For pediatric patients with complicated intra-abdominal infection

For pediatric patients with complicated intra-abdominal infection, ertapenem, meropenem, imipenem/cilastatin, ticarcillin-clavulanate, and piperacillin-tazobactam as single-agent therapy or Ceftriaxone, cefotaxime, cefepime, ceftazidime, each in combination with metronidazole, gentamicin or tobramycin, each in combination with metronidazole or clindamycin, and with or without ampicillin are recommended [103]. Beta-lactam/beta-lactamase inhibitor combinations, have been widely used in the last decade. Their in vitro activity includes gram-positive (include Enterococci in their spectrum), gram-negative and learn more anaerobe organisms [107, 108]. Among beta-lactam/beta-lactamase

inhibitor agents, ticarcillin/clavulanate and ampicillin/sulbactam have been used in the treatment of intra mild to moderate intra-abdominal infections. Ampicillin-sulbactam is still indicated for community infections of mild-to-moderate severity [109], however the increasing resistance of Enterobacteriaceae reported in the last decade could compromise its clinical effectiveness [110]. Piperacillin/tazobactam is a beta-lactam/beta-lactamase inhibitor combination with increased gram-negative spectrum and anti-pseudomonas activity. Piperacillin/tazobactam retains in vitro activity against broad-spectrum beta-lactamase-producing, many extended-spectrum beta-lactamase-producing Enterobacteriaceae

and many Pseudomonas isolates. It is still a reliable option for the empiric treatment of high risk intra-abdominal infections [111]. Carbapenems have a spectrum selleck compound of antimicrobial activity that includes Gram-positive (except resistant gram positive cocci) and Gram-negative aerobic and anaerobic pathogens. Group 1 carbapenems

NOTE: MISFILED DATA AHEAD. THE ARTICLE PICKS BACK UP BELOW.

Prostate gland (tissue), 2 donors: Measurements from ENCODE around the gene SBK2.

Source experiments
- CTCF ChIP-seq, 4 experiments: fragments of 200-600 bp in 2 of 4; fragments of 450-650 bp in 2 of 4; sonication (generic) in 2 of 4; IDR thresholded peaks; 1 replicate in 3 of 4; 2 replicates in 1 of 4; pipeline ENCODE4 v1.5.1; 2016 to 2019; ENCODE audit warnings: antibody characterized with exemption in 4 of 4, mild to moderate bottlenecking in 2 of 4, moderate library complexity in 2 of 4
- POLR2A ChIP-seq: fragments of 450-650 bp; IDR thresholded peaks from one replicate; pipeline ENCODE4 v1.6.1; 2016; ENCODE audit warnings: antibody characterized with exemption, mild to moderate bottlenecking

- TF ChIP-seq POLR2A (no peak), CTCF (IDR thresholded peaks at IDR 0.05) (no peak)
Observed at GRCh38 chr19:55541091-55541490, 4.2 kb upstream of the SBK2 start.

includes ertapenem, a once a day carbapenem that shares the activity of imipenem and meropenem against most species, including extended-spectrum β-lactamase (ESBL)-producing pathogens [112, 113], but is not active against non-fermentative gram negative and Enterococcus. Ertapenem is particularly suitable for low risk community-acquired intra-abdominal infections. Once-daily ertapenem is an interesting option for the treatment of these infections. Group 2 includes imipenem/cilastatin, meropenem and doripenem, Histone demethylase that share activity against non-fermentative gram-negative bacilli and are particularly suitable for severe infections. Doripenem is a new 1-β-methyl carbapenem recently approved by the Food and Drug Administration for the treatment of complicated intra-abdominal infections and complicated urinary tract infections. Doripenem similarly to imipenem and meropenem, has a broad-spectrum activity against Gram-positive, Gram-negative, and anaerobic bacteria [114, 115]. Doripenem is more effective, in vitro, than meropenem and imipenem against Pseudomonas aeruginosa [116, 117].

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